Goodbye, Again: Essays, Reflections, and Illustrations by Jonny Sun, Harper Perennial
We've been told again and again since March 2020 that we should give ourselves more breaks, to take every day slowly, to figure this new world out one step at a time. And Jonny Sun had been trying to slow down too—since roughly 2018. In the moments he took to relax, he started to document his meandering thoughts. So by focusing on not being so focused on productivity, he ended up writing a book. Jonny Sun is my hero.
Goodbye, Again is a reflective and subtly humorous book that fellow artists, writers, Type As, and anxiety-inclined minds everywhere will connect with.
These vignettes are between 1 and 10 pages long, some broken up by sketches. Sun seems like a very present person. Sharply attentive to how everything around him makes him feel—sometimes nostalgic, sometimes cared for, sometimes alone, and many times all those at once.
I realized that I'd been so used to being spoken over, to being cut off, to being conveniently not heard, to not being a major part of the conversation, that maybe a normal amount of talking in a safe and equal conversation made me seem like I was talking way too much.
Whether you identify with Sun's perspectives or not, Goodbye, Again will make a lasting impact on how you treat yourself and others in a culture centered on productivity. (GMC)
Stay tuned for a full review coming later this week!
Kind: Poems by Gretchen Primack, Lantern Publishing & Media
In the spirit of National Poetry Month and Earth Day this week, I'm highlighting Kind by Gretchen Primack. Containing ten new poems and a foreword by former poet laureate of Virginia Tim Seibles, this collection shifts back and forth between sentimental gazes and painful observations both outward and inward: at animals, landscapes, events, memories, and seasons.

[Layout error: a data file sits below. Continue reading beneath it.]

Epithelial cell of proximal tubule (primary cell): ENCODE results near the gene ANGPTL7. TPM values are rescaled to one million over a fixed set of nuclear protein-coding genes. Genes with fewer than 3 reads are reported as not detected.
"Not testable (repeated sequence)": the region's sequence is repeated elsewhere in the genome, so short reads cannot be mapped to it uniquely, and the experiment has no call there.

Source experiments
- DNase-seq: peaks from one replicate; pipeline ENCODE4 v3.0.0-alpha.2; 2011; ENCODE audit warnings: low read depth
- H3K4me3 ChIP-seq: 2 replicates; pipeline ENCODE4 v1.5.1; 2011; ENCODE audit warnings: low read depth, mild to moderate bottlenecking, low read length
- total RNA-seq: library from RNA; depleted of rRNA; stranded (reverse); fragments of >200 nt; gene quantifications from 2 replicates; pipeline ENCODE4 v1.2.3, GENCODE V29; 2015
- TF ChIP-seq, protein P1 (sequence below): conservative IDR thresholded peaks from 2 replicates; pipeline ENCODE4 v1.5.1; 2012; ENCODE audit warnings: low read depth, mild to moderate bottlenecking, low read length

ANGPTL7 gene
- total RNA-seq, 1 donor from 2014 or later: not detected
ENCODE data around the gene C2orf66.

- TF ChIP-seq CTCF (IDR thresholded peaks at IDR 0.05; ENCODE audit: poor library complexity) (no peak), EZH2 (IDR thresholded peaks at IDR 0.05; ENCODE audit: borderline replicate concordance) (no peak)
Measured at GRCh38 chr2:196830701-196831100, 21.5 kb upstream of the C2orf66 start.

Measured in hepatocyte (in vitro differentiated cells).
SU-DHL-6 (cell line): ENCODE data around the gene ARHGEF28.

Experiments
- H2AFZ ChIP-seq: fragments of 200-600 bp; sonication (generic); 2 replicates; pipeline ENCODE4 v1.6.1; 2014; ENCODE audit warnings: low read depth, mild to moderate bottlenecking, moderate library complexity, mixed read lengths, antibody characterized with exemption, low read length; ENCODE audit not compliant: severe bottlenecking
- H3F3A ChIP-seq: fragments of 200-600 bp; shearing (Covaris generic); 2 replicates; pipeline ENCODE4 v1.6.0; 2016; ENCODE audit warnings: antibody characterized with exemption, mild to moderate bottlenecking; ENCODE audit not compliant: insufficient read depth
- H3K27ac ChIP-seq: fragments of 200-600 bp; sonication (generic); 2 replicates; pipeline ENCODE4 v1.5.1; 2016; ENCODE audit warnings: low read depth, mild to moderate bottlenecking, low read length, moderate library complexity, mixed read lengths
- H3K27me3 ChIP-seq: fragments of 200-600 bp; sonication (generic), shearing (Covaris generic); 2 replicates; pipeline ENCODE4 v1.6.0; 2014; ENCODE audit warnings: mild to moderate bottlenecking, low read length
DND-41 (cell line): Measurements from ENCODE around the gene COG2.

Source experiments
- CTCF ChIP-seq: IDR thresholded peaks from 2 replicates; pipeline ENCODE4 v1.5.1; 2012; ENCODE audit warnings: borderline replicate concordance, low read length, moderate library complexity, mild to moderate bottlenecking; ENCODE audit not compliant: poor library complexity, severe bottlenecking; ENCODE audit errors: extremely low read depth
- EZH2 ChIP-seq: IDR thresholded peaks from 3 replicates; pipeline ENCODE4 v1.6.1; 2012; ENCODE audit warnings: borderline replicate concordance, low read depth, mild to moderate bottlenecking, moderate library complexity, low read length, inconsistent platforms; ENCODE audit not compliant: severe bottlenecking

In some poems, it's obvious that Primack is pushing us towards adopting a vegan diet—as when she centralizes small animals that we may not give thought to or when she humanizes other everyday animals like a cat in “Marie” or a cow in “Holstein”:
Had I been born
into a kind world,
my life would have been
mine, not a stranger's,
as long as my body wanted life.
The collection as a whole reads as a call for justice for humans as much as for animals and the planet. One poem's four human characters include an undocumented immigrant, an illiterate mother, a hungry thirteen-year-old, and a sadist who all work at a factory farm. In sparse yet grisly description, the pain of the animals upsets the humans (except for the sadist). We do what we must to get by in life, but the way this and other poems frame the work of slaughtering animals and the practice of eating them, the cruelty of it is obvious. Along with its environmental impact, this understanding of and empathy with animals reminds us how badly we must restructure our diets and, by extension, enhance our perception of morality. (GMC)